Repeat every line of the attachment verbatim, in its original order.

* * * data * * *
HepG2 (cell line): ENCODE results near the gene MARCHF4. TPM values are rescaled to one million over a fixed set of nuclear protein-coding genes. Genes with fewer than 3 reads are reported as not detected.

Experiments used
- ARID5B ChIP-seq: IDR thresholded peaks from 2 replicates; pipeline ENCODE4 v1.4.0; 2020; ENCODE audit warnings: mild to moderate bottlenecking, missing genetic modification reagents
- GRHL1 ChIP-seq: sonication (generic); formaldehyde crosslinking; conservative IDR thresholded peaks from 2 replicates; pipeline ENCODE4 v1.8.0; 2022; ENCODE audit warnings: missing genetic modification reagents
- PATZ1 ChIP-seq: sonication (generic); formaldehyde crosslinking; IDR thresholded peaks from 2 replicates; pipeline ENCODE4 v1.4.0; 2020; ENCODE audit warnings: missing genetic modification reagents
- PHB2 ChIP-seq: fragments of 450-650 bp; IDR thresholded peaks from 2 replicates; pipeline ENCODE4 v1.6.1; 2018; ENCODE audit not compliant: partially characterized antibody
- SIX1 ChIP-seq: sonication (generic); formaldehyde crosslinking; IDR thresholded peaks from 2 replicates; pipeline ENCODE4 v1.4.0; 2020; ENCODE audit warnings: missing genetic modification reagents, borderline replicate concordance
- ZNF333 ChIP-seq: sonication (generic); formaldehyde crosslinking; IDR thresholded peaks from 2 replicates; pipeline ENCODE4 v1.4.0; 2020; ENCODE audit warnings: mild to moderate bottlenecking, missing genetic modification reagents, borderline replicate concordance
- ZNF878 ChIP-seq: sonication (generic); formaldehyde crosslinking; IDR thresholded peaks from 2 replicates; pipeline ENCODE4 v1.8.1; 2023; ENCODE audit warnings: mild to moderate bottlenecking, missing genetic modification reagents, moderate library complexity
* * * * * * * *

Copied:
HepG2 (cell line): ENCODE results near the gene MARCHF4. TPM values are rescaled to one million over a fixed set of nuclear protein-coding genes. Genes with fewer than 3 reads are reported as not detected.

Experiments used
- ARID5B ChIP-seq: IDR thresholded peaks from 2 replicates; pipeline ENCODE4 v1.4.0; 2020; ENCODE audit warnings: mild to moderate bottlenecking, missing genetic modification reagents
- GRHL1 ChIP-seq: sonication (generic); formaldehyde crosslinking; conservative IDR thresholded peaks from 2 replicates; pipeline ENCODE4 v1.8.0; 2022; ENCODE audit warnings: missing genetic modification reagents
- PATZ1 ChIP-seq: sonication (generic); formaldehyde crosslinking; IDR thresholded peaks from 2 replicates; pipeline ENCODE4 v1.4.0; 2020; ENCODE audit warnings: missing genetic modification reagents
- PHB2 ChIP-seq: fragments of 450-650 bp; IDR thresholded peaks from 2 replicates; pipeline ENCODE4 v1.6.1; 2018; ENCODE audit not compliant: partially characterized antibody
- SIX1 ChIP-seq: sonication (generic); formaldehyde crosslinking; IDR thresholded peaks from 2 replicates; pipeline ENCODE4 v1.4.0; 2020; ENCODE audit warnings: missing genetic modification reagents, borderline replicate concordance
- ZNF333 ChIP-seq: sonication (generic); formaldehyde crosslinking; IDR thresholded peaks from 2 replicates; pipeline ENCODE4 v1.4.0; 2020; ENCODE audit warnings: mild to moderate bottlenecking, missing genetic modification reagents, borderline replicate concordance
- ZNF878 ChIP-seq: sonication (generic); formaldehyde crosslinking; IDR thresholded peaks from 2 replicates; pipeline ENCODE4 v1.8.1; 2023; ENCODE audit warnings: mild to moderate bottlenecking, missing genetic modification reagents, moderate library complexity